"It has been expected that the number of cases of asbestos-related diseases presenting will have peaked or reached a plateau and there may be a reduction in the number of cases going forward," she said.

Melville said if a builder was exposed to asbestos during demolition or rebuild work following the Christchurch earthquakes the health effects would not be seen for many years.

"ACC has been assured by the Department of Labour and the Public Health Unit of the Ministry of Health that there is an awareness of this hazard and that air quality is being monitored ... " she said.

A spokeswoman for the Canterbury Earthquake Recovery Authority said its contractors were required to follow rules set by the Ministry of Business, Innovation and Employment when dealing with asbestos.

MESOTHELIOMA BATTLE FOR FAMILY

In 2008, the Accident Compensation Authority (ACC) paid out $7,250,000 for 96 claims for asbestos-related diseases.

That same year, Sara Andrews' sister was formally diagnosed with mesothelioma.

It was days before her 39th birthday.

Michelle Mary Andrews died on May 21, 2010, aged 41.

Her battle with mesothelioma, which affected the outer lining of her lungs and chest cavity, started two-and-a-half years earlier.

Michelle was 38 when she was admitted to Lower Hutt Hospital in 2007.

She had just done 50 lengths at her local pool - at a very slow pace.

Something was not right. Her breathing was laboured, her fingers were blue and her pulse was racing.

At Lower Hutt Hospital, doctors discovered two litres of fluid in her chest.

Michelle was there for six weeks and formally diagnosed with mesothelioma on January 11, 2008.

Sara, 46, says it was "awful" watching her sister struggle to breathe and walk.

It was horrible watching her panic when she could not get air into her lungs properly.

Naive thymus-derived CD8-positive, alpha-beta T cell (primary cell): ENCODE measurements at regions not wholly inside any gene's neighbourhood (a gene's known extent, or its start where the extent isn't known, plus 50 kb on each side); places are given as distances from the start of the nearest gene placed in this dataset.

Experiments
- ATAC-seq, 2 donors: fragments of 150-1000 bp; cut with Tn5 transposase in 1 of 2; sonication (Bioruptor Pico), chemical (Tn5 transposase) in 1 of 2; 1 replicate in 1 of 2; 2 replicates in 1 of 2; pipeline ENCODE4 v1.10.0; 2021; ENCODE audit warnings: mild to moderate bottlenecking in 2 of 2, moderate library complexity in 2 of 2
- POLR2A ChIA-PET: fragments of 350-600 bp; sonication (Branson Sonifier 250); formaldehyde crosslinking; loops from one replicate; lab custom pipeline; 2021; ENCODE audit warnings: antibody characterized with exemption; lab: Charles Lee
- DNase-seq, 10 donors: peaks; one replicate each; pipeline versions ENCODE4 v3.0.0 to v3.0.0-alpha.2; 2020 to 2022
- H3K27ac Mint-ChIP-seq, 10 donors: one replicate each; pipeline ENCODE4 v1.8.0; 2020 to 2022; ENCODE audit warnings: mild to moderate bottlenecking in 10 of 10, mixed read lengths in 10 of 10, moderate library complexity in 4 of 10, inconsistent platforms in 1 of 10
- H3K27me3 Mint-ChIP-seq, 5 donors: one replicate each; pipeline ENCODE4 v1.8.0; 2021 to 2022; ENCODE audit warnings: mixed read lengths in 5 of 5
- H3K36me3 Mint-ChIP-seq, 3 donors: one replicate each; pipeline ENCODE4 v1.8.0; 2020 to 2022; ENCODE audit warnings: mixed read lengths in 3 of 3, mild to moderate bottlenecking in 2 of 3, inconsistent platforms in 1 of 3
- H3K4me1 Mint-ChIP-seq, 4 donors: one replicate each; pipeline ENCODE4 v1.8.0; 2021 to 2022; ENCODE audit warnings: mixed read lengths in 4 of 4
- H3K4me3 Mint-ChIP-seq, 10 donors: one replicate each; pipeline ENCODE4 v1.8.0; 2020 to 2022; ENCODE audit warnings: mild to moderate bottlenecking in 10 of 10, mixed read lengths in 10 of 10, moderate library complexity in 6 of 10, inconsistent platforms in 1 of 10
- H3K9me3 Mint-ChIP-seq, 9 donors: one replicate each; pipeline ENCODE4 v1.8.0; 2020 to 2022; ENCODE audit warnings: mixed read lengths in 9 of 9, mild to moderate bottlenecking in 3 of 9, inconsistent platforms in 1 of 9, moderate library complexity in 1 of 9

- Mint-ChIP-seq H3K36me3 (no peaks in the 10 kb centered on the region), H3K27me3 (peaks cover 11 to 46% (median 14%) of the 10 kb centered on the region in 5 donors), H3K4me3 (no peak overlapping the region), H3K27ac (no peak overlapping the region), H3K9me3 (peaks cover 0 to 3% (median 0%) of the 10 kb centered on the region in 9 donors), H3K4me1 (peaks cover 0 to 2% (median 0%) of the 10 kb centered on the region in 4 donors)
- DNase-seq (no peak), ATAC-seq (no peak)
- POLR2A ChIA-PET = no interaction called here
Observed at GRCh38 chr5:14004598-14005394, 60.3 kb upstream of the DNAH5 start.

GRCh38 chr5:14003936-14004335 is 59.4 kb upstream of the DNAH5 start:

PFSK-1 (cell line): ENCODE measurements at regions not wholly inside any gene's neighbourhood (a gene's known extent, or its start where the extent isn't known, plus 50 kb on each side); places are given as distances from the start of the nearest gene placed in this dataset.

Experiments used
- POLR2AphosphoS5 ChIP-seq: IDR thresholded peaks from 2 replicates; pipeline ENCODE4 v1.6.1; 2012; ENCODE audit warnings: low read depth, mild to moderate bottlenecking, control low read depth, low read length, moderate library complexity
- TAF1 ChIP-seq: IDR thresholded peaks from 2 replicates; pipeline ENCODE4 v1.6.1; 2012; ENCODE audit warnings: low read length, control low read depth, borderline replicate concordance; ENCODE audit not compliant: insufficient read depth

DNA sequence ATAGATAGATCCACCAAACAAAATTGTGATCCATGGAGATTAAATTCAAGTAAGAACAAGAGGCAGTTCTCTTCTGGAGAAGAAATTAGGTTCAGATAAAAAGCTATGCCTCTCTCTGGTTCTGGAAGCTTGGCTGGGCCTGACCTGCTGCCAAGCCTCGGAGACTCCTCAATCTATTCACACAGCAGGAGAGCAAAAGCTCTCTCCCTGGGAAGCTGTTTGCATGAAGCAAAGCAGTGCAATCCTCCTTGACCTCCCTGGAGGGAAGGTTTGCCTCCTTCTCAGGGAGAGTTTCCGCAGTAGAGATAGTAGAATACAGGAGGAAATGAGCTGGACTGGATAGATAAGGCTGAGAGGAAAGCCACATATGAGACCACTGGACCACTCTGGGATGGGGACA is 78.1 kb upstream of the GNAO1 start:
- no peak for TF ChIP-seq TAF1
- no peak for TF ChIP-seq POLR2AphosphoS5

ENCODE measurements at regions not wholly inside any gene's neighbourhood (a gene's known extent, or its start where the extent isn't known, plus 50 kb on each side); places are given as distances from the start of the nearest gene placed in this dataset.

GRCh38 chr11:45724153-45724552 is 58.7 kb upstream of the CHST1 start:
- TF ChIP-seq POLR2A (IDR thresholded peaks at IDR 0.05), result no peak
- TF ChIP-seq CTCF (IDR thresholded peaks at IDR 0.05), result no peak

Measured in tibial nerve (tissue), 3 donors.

"It is very aggressive and people do not have much time to live once they are diagnosed."

Michelle was "quite the warrior", however, and "connected with others around the country who had mesothelioma or loved ones with cancer".

"She was extremely brave and determined. The emotional times were very difficult. She was rather angry at what she would not live to experience. She felt it very unfair," she says.

Sara says her sister was exposed to asbestos while working in storage buildings at the supermarket their parents owned in Wellington.

"We all worked there from a young age in paid employment . . . They later knocked down the buildings and built a new supermarket, which we all worked in."

Her sister encountered "major issues" in dealing with ACC. It denied her initial claim, in 2008, so she sought help from Wellington accident compensation experts John Miller Law. A second opinion won her the ACC case about 18 months later.

"If she had won it on her initial work, she would have been able to utilise her final window to travel and enjoy her final times of quality of life," says Sara.

"People need to be careful of what they say to their GPs and to specialists in the medical system. If ACC deem it to be merely environmental exposure, they will not pay out for care and treatment."

In 2006, a Court of Appeal ruling resulted in an increase in payments for asbestos-related ACC claims.

A total $23,361,525 in lump sums was paid for 297 claims in the year to June 2007.

ACC spokeswoman Stephanie Melville said the ruling "clarified the interpretation of legislation regarding qualifying criteria for lump sum payments for work-related gradual process disease or infection".

Records show a total $59 million in lump sum payments has been paid for asbestos-relation conditions by ACC since mid-2003.

Melville says a fall-off in payments since 2006 reflects a "reduction in workplace exposure to asbestos in the 1980s".

THE FIGURES

ACC lump-sum payments for asbestos-related conditions for year ending June 30:

2007 $23,361,525 (297 claims)

2008 $7,254,373 (96 claims)

2009 $7,177,314 (89 claims)

2010 $6,875,782 (87 claims)

2011 $6,626,854 (71 claims)

2012 $5,741,258 (62 claims)

- The Press